By now, most people know heroin as one of the most addictive drugs on the market. Heroin is derived from opium and belongs to the same class of drugs as prescription pain medications. It’s ability to “mute” the body’s central nervous system is at least comparable to a few of the strongest pain meds, such as morphine and fentanyl.
Heroin has a cumulative effect on the body, weakening the brain’s functional capacity over time. Heroin abuse practices only work to amplify the harmful effects of this drug. In the case of first-users, these harmful effects can take hold all at once making for a dangerous game of Russian roulette for regular and first-time users alike.
As a group, opium based drugs not only produce pain-relieving effects, but also more than a few unintended side effects. Likewise, heroin stimulates the body’s natural pain relieving chemicals while also inducing feelings of calm, contentment and euphoria. These unintended effects drive heroin abuse practices.
According to the Journal of Addiction Science & Clinical Practice, heroin’s powerful effects essentially overpower the brain’s chemical system to the point where the risks that come with heroin abuse can start to surface within a fairly short period of time.
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Heroin Abuse Risks
Heroin works by forcing the release of dopamine, serotonin and norepinephrine chemicals in the brain. An increase in these chemicals not only produces the expected “high” effect, but also damages the cells that produce and secrete these chemicals.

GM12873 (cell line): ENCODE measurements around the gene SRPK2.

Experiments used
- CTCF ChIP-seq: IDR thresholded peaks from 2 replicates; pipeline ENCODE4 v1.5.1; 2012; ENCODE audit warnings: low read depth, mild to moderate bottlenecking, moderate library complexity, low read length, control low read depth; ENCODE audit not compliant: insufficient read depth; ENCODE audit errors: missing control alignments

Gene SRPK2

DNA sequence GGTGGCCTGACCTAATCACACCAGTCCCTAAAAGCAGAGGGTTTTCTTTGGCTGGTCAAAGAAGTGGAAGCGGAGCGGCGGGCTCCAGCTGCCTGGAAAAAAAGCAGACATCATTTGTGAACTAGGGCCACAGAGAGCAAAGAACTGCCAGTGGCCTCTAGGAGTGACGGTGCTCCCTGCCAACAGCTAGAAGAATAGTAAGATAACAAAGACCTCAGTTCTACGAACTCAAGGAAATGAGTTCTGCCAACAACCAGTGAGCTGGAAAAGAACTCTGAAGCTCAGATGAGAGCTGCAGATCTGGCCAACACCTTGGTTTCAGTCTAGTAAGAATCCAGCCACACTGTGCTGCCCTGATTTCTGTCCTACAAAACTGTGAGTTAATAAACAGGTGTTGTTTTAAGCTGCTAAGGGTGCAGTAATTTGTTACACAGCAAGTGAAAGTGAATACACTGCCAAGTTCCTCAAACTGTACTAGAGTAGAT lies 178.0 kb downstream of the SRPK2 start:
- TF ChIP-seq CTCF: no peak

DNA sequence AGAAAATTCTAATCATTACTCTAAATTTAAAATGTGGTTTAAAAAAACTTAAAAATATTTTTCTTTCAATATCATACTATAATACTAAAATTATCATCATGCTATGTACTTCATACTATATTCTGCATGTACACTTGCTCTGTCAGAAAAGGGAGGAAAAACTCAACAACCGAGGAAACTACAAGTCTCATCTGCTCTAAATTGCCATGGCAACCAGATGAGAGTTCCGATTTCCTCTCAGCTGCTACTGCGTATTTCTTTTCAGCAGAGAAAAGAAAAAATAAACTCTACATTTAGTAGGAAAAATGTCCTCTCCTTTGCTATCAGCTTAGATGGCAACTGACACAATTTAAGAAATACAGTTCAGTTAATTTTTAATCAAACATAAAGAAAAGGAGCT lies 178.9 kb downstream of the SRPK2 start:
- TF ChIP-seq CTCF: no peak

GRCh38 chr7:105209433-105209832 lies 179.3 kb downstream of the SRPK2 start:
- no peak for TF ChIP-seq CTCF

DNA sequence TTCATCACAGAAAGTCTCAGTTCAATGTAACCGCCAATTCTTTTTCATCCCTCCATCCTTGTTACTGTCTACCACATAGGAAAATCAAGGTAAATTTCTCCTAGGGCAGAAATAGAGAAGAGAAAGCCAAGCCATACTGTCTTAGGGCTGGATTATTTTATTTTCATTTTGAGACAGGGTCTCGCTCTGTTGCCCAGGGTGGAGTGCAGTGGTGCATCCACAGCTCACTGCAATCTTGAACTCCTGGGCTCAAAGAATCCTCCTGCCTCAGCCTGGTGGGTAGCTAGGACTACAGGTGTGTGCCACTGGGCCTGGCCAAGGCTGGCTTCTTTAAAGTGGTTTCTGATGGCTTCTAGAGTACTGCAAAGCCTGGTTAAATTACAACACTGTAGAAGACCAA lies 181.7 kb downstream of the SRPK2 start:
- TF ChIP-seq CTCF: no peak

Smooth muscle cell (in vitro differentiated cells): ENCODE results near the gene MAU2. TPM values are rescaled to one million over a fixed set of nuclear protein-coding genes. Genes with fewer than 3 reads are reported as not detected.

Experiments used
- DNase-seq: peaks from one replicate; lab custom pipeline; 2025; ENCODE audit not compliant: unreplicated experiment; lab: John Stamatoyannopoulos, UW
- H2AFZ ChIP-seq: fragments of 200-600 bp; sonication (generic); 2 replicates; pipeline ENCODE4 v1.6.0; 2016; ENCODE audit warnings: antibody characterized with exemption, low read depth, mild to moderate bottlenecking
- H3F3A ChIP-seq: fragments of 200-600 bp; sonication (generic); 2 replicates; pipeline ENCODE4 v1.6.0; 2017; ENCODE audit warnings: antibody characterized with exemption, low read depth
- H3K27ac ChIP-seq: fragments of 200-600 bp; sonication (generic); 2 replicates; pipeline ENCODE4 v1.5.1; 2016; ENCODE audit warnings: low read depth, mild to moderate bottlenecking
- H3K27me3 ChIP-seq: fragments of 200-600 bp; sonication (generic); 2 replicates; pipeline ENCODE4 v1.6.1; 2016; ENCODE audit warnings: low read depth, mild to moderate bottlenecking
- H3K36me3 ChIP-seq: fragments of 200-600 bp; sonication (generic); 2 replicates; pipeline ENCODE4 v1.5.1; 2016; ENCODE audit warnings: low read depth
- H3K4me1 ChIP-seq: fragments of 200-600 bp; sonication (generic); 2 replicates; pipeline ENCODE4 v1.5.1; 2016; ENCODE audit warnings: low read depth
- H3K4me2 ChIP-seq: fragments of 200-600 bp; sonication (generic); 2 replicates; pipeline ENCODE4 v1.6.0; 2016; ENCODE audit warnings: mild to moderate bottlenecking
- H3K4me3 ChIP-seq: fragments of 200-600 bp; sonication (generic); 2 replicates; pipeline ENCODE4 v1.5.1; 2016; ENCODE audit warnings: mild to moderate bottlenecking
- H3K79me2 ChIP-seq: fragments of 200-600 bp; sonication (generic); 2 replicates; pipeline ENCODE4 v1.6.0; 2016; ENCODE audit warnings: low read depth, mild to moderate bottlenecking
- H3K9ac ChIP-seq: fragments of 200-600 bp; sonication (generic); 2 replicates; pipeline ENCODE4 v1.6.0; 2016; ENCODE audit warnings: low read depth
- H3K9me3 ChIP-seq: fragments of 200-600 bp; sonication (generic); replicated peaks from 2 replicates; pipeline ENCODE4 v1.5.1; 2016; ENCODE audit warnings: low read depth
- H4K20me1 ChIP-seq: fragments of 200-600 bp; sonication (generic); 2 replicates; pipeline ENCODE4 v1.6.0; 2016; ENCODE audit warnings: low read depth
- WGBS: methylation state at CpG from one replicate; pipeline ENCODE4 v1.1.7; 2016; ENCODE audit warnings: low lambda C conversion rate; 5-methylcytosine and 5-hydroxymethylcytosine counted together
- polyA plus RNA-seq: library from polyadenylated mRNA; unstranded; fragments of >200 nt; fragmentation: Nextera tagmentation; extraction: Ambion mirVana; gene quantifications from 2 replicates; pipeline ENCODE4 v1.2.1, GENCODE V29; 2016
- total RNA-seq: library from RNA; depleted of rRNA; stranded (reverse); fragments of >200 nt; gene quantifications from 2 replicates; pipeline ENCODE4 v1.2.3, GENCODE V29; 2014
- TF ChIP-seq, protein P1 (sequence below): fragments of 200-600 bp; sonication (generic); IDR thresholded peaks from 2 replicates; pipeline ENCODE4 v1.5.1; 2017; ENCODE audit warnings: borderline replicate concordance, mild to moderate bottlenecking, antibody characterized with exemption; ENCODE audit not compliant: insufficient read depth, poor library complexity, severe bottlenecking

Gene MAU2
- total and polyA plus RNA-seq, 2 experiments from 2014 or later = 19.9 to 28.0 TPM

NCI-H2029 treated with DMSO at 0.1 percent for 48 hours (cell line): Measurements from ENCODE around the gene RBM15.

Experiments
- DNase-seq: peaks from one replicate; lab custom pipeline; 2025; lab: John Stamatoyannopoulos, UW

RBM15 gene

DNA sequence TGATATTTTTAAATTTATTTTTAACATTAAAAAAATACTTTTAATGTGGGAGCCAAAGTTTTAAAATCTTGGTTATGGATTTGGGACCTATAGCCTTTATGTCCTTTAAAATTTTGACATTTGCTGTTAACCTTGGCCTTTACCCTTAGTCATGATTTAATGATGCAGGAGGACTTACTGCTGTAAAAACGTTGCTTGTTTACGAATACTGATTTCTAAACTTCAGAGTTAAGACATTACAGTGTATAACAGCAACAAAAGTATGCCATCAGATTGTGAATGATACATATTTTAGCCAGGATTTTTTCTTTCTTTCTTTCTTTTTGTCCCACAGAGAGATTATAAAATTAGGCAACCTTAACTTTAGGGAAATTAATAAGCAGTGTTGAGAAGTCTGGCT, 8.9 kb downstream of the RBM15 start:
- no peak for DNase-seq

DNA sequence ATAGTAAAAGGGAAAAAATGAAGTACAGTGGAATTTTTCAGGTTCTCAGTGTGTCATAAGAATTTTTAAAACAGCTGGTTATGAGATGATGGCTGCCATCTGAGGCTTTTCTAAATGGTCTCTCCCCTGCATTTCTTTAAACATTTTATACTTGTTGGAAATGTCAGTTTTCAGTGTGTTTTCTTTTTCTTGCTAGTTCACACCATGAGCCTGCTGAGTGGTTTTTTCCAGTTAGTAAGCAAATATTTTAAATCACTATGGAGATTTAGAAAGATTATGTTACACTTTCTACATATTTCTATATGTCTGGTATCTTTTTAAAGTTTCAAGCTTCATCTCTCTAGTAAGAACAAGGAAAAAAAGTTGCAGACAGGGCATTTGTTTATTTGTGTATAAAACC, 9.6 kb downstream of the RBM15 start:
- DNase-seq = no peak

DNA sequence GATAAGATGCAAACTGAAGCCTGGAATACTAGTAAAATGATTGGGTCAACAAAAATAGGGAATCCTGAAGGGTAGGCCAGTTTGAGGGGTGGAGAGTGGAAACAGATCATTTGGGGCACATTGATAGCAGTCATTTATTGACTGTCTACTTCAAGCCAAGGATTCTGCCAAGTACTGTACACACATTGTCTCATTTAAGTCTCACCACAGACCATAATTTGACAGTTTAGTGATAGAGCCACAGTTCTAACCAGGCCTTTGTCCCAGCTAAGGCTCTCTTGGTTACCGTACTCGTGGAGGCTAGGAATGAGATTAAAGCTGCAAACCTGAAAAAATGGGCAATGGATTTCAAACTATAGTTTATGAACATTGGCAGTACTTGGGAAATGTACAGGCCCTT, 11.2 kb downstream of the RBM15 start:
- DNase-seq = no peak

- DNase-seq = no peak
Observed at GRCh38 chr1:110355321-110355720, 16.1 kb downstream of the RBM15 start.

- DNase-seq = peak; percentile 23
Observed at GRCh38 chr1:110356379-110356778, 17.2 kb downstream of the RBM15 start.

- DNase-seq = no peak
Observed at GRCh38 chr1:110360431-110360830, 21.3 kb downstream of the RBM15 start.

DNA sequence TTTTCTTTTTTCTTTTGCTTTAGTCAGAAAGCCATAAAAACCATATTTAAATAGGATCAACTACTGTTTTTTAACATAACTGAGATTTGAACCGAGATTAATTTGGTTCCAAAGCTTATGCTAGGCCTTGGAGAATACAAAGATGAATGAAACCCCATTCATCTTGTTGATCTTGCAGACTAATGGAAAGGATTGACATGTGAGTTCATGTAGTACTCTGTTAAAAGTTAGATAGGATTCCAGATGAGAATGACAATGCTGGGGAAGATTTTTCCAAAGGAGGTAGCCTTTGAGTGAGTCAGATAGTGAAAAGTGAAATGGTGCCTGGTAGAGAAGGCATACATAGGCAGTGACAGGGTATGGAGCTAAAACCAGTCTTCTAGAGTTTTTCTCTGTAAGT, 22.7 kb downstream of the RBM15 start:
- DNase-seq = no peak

Over time, heroin abuse effects weaken cell secretion processes to the point where the brain comes to rely on the drug to produce needed neurotransmitter supplies, otherwise known as physical dependence. In the absence of needed heroin amounts, a person will experience uncomfortable withdrawal effects in the form of:
- Random aches and pains
Once physical dependence takes hold, it doesn’t take very long at all before heroin addiction develops. With continued heroin abuse, the drug’s effects eventually start to warp the areas of the brain that regulate reasoning, emotions and decision-making. The overall effect works to change a person’s mindset in terms of what motivates and drives his or her behaviors. These changes account for the compulsive-drug using behaviors that gradually take over a person’s life as heroin abuse morphs into heroin addiction.
The Dangers of First-Time Use
According to the National Institute on Drug Abuse, an estimated 23 percent of people who try heroin will become addicted to the drug. In effect, this drug’s powerful effects can reconfigure the brain’s chemical system as of the first time using it. Under these conditions, the processes that drive physical dependence and addiction progress at a much faster rate.
Ideally, not trying heroin offers the best protection against the risks that come with heroin abuse. Otherwise, anyone who finds themselves caught up in a heroin abuse cycle may want to consider getting needed treatment help while they still have the power of mind to do so.
If you suspect you or someone you know may be struggling with a heroin abuse problem and need help finding treatment that meets your needs, please feel free to call our toll-free helpline at 800-405-7172 to speak with one of our addictions specialists.
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